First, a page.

10. Patterns of Inheritance


10.3. Probability vs. Possibility


Your ability to understand genetics depends on your ability to work with probabilities. This section will help you understand what probability is.

Probability is the mathematical chance that an event will happen, and it is expressed as a percentage or a fraction, like the values that we identified using the Punnett square in the previous example. Probability is not the same as possibility. Consider the common phrase “almost anything is possible” when reading the following question: “It is possible for me to win the lottery, but how probable is it?” Although it is possible to win the lottery, it is extremely unlikely. When we talk about something being probable, we actually talk mathematically— in ratios and percentages—such as, “The probability of my winning the lottery is 1 in 250,000.”

It is possible to toss a coin and have it come up heads, but the probability of getting a head is a more precise statement than just saying it is possible to do so. The probability of getting a head is 1 out of 2 (1/2, or 0.5, or 50%), because there are two sides to the coin, only one of which is a head. Probability can be expressed as a fraction:

What is the probability of cutting a standard deck of cards and getting the ace of hearts? The number of times the ace of hearts can occur in a standard deck is 1. The total number of different cards in the deck is 52. Therefore, the probability of cutting to an ace of hearts is 1/52. What is the probability of cutting to any ace? The total number of aces in the deck is 4, and the total number of cards is 52. Therefore, the probability of cutting an ace is 4/52, or 1/13.




It is also possible to determine the probability of two independent events occurring together. The probability of two or more events occurring simultaneously is the product of their individual probabilities. When two six-sided dice are thrown, it is possible that both will be 4s. What is the probability that both will be 4s? The probability of one die being a 4 is one out of the six sides of the die, or 1/6. The probability of the other die being a 4 is also 1/6. Therefore, the probability of throwing two 4s is

1/6 x 1/6 = 1/36

The concepts of probability and possibility are frequently used in solving genetics problems (How Science Works 10.1). Consider describing the genetic contents of the sex cells an individual will produce. Assume that the individual’s genotype is AA. It is only possible for this individual to produce sex cells that carry the A allele. The probability of this occurring is 100%. Now consider an individual with the Aa genotype.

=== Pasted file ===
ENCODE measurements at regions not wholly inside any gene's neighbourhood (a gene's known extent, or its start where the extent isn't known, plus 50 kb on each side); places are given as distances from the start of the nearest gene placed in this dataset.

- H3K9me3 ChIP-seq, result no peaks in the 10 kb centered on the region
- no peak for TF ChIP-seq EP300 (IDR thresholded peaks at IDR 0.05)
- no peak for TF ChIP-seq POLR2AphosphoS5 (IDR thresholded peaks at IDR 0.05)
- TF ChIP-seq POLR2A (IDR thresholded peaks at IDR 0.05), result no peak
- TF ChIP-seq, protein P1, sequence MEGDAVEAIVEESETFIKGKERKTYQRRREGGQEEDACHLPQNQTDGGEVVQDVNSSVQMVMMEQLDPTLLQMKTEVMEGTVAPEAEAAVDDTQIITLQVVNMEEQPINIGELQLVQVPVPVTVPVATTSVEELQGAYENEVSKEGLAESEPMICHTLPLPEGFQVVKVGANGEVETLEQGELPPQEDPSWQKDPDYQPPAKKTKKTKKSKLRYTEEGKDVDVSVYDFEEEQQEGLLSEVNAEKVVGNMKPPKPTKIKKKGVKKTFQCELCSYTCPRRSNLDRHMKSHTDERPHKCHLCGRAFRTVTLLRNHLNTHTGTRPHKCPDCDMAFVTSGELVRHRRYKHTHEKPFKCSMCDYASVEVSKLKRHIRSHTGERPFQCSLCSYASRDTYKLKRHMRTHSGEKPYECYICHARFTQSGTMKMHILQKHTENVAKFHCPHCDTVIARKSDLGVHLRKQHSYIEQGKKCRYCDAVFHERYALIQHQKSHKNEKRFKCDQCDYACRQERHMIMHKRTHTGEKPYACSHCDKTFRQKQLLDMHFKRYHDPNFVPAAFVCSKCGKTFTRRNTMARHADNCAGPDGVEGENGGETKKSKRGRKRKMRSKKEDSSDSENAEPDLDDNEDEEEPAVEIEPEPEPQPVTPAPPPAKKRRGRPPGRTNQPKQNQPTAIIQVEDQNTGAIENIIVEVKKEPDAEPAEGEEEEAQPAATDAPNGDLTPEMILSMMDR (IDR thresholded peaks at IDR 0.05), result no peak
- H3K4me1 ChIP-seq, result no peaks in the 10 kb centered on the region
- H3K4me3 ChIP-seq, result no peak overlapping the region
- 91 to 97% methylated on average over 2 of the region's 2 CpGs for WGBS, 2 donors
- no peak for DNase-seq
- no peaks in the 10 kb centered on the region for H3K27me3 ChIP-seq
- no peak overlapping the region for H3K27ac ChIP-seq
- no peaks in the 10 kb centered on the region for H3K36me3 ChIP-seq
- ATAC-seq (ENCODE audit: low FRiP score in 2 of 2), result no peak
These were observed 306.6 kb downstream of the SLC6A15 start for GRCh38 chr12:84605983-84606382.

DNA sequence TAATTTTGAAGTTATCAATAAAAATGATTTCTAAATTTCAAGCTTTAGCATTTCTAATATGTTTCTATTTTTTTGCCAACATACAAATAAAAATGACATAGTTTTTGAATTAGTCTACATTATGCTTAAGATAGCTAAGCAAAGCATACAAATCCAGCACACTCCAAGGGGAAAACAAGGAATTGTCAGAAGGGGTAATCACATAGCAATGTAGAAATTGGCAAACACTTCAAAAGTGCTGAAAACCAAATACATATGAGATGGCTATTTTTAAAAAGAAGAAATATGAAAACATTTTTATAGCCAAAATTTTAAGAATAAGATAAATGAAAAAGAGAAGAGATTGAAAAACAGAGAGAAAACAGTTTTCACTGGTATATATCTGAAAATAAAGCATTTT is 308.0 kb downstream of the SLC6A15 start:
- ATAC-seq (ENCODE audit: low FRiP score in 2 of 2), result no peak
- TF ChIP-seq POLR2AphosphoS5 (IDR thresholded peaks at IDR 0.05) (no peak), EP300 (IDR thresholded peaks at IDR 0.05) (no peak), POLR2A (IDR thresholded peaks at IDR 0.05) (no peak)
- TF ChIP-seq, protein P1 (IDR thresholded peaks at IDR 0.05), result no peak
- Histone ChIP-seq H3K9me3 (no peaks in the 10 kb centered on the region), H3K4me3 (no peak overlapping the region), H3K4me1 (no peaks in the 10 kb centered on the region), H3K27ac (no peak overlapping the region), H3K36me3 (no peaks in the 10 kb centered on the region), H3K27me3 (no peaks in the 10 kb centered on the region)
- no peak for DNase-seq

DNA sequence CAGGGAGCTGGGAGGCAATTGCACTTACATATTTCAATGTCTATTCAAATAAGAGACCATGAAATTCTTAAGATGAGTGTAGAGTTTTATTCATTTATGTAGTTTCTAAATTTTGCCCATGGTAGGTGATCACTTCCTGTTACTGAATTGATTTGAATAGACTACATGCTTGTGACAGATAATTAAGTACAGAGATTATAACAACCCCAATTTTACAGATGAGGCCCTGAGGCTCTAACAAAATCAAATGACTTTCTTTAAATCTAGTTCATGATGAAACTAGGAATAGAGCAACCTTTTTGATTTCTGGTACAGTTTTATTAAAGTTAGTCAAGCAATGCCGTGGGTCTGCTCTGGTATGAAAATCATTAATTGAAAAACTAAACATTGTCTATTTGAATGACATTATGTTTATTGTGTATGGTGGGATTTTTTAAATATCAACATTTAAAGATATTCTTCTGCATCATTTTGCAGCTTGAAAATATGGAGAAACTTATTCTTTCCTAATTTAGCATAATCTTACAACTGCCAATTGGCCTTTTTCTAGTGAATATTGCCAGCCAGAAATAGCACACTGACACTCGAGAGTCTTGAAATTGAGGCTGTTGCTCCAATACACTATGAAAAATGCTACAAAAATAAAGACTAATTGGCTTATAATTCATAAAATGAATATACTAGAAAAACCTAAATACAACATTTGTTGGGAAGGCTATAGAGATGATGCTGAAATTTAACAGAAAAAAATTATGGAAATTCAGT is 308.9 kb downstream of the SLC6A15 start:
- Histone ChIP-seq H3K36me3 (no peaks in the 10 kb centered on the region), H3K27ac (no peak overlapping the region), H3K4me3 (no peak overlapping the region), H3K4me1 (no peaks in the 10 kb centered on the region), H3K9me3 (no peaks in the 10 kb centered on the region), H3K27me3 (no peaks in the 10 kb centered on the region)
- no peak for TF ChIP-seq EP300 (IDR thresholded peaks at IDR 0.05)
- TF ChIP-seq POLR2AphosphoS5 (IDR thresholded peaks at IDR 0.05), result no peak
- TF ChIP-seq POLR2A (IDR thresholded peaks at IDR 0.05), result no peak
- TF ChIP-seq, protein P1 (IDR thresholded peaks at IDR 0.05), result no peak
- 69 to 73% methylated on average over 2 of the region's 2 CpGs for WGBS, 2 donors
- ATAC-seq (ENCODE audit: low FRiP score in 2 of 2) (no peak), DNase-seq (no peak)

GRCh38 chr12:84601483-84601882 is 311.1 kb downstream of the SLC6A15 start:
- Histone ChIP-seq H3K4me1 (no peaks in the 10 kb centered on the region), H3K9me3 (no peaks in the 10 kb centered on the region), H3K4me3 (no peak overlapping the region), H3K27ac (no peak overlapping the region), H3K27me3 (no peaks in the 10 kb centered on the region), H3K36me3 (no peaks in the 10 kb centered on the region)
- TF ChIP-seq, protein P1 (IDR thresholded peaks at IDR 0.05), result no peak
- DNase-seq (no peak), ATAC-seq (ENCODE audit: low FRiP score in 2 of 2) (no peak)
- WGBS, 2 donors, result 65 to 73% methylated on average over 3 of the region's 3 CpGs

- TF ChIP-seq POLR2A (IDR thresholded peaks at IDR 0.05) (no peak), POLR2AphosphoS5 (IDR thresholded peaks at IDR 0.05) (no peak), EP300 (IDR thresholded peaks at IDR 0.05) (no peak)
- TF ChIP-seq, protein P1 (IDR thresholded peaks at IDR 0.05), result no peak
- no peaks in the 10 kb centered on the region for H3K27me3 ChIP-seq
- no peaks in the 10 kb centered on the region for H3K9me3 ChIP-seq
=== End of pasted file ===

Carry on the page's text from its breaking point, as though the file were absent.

It is possible for the Aa individual to produce A or a sex cells. The probability of a sex cell having A is 50%; only one of the two possibilities is A. Likewise, the probability of a sex cell having a is 50%; only one of the two possibilities is a.

In a genetics problem, the frequency with which alleles are present in gametes determines the likelihood that a couple will have children with a particular characteristic. Consider the possible fertilization events that could occur between an individual with the genotype AA and an individual with the genotype aa (the genetic cross AA x aa). To do this, use a Punnett square. First, predict the possible sex cells produced by each individual.

Then, set up a Punnett square that shows the possible fertilization events between the sex cells shown.

The only possible offspring is Aa. The probability of obtaining an offspring with this genotype is 100%.



Cystic Fibrosis—What Is the Probability?

Cystic fibrosis is among the most common lethal genetic disorders that affect Caucasians. An estimated 30,000 people are affected by cystic fibrosis in North America. One in every 20 persons has a defective recessive allele that causes cystic fibrosis, but most of these individuals display no cystic fibrosis symptoms, because they are heterozygous and the recessive allele is masked by a normal dominant allele. Only those with two copies of the defective recessive gene develop symptoms. About 1,000 new cystic fibrosis cases are identified in the United States each year. The gene for cystic fibrosis occurs on chromosome 7; it is responsible for the manufacture of cystic fibrosis transmembrane regulator (CFTR) protein. The CFTR protein controls the movement of chloride ions across the cell membrane.

There are many possible types of mutations in the CFTR gene. The most common mutation results in a CFTR protein with a deletion of a single amino acid. As a result, CFTR protein is unable to control the movement of chloride ions across the cell membrane. The major result is mucus filling the bronchioles, resulting in blocked breathing and frequent respiratory infections. It is also responsible for other symptoms:

1. A malfunction of sweat glands in the skin and the secretion of excess chloride ions

2. Clogging of the bile duct, which interferes with digestion and liver function

3. Mucus clogging the pancreas ducts, preventing the flow of digestive enzymes into the intestinal tract

4. Bowel obstructions caused by thickened stools

5. Sterility in males that is due to the absence of vas deferens and, on occasion, female sterility due to the presence of dense mucus-blocking sperm from reaching eggs.




One in 20 people have a recessive allele for cystic fibrosis. In this group, two or three individuals, on average, have the allele.


Consider the facts about the frequency of the cystic fibrosis gene in the population. What is the probability that any set of parents will have a child with cystic fibrosis? What is the probability that a person who carries the cystic fibrosis allele will marry someone who also has the allele?



8. What is the difference between probability and possibility?

9. In what mathematical forms might probability be expressed?